new york film festival 2019 week 2 recap

The 57th annual New York Film Festival started off strong, with Martin Scorsese’s interrogation of time in his mob masterpiece The Irishman. So it is perhaps rather fitting that the whirlwind two weeks of prestige films will end with a movie displaced out of time. Edward Norton’s noir passion project Motherless Brooklyn was a somewhat baffling capper to this year’s New York Film Festival, which was filled with its share of hits and misses. One of those misses is the impenetrable Lou Ye black-and-white romance drama Saturday FictionBut a few of the gems were unmissable, including Agnes Varda’s final film Varda by Agnes.

Dive into our New York Film Festival 2019 Week 2 recap.

Varda By Agnes

Time is relative, legendary French filmmaker Agnes Varda tells us with a knowing twinkle in her eye at the beginning of Varda by Agnes. And in her final and most quintessential film, she proves exactly how by taking us by the hand like some kind of diminutive fairy guardian and guiding us through her astonishing career. Structured around a lecture that the filmmaker gave to a group of bushy-tailed students in a French opera house, Varda by Agnes at first seems like a glorified TED Talk, with Varda giving a chronological rundown of her entire IMDB page. But the documentary soon begins to unfold, in typical Varda fashion, into an funny and intensely personal portrait of her life narrated and dissected by the one and only filmmaker.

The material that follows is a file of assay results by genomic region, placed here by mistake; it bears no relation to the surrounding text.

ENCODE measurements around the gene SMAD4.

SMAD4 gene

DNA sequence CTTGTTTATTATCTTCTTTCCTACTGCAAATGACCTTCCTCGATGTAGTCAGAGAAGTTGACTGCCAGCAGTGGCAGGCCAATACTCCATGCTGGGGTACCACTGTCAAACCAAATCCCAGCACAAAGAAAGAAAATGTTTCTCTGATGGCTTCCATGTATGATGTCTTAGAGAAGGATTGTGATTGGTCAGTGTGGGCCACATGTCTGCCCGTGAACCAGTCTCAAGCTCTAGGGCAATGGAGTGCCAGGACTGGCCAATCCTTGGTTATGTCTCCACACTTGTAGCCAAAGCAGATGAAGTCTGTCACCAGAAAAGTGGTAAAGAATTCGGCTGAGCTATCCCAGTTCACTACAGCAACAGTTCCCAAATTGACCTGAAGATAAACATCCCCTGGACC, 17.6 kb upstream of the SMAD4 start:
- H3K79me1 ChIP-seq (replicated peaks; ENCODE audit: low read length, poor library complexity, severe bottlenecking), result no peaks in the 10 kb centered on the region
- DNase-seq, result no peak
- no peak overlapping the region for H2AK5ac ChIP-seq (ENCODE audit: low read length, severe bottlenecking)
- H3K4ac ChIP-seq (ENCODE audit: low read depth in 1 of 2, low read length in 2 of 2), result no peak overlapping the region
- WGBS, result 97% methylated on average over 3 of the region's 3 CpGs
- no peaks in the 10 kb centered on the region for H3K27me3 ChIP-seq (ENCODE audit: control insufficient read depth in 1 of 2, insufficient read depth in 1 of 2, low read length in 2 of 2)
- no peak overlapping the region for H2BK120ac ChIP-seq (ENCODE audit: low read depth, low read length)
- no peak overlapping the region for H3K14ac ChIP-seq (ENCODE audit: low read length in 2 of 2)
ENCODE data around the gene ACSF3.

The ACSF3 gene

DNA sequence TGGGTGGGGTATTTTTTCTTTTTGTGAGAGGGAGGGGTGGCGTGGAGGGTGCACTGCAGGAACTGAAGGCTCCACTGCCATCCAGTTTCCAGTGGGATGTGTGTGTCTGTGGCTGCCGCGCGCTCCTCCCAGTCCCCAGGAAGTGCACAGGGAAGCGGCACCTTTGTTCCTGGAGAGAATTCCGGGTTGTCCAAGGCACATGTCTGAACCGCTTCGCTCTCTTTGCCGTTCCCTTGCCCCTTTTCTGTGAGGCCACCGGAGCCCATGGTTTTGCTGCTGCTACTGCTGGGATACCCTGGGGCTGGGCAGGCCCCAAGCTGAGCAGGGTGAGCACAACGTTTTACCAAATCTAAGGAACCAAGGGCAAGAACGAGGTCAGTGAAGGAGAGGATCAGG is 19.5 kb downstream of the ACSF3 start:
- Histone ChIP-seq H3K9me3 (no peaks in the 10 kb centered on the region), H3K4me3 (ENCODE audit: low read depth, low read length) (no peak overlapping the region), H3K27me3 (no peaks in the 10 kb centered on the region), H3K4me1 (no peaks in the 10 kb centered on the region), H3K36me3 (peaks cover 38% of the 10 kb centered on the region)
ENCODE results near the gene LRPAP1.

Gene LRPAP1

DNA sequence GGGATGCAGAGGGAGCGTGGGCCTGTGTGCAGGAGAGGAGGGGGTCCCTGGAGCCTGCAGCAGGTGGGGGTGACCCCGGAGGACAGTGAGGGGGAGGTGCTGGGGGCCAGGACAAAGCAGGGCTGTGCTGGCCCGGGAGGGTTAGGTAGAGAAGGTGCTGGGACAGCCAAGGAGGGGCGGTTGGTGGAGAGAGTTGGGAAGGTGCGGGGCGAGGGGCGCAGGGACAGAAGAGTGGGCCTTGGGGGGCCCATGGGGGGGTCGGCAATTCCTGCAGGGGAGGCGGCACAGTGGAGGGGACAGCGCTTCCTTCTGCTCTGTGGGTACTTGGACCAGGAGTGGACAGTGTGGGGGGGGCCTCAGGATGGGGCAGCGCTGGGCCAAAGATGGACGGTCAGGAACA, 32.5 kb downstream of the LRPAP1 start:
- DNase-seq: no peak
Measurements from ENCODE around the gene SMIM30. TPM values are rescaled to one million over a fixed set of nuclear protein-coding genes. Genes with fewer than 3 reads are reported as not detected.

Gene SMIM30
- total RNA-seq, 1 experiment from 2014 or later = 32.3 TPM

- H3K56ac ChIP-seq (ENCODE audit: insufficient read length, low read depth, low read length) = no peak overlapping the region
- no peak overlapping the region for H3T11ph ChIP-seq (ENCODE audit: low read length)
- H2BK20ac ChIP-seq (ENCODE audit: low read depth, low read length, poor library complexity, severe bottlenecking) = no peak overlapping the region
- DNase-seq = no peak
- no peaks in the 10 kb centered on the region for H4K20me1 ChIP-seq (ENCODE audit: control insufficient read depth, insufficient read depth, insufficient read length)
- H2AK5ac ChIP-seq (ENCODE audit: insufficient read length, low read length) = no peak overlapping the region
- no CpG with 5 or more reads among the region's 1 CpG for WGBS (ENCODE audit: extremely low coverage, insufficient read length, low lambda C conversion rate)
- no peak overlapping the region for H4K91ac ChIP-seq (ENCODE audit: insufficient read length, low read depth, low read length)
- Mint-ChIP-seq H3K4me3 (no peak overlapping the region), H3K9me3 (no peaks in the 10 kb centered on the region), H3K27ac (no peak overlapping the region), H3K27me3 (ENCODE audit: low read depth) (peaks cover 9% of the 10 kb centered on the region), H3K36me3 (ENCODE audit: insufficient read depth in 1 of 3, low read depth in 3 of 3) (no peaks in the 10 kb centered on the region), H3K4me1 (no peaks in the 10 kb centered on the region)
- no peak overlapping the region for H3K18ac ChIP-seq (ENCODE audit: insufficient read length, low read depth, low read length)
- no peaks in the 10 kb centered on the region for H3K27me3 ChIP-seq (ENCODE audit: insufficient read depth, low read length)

As Varda launches into a discussion about her career, which began with the 1962 French New Wave classic Cleo from 5 to 7, time begins to bend around the filmmaker as she cuts to on-location shots where she explains how she pulled off the tracking shots from Vagabond  (complete with Varda narrating from atop the dolly track), or wanders the beach that was at the heart of her bittersweet ode to aging and ephemerality in The Beaches of Agnes. But unlike some of her later documentaries, Varda by Agnes’ purpose is not to reflect but to celebrate. In traveling through her own life and discussing her relation to art, on celluloid and in a gallery, Varda reminds us once again of the joie de vivre which she infused in even her darkest and most bitter films.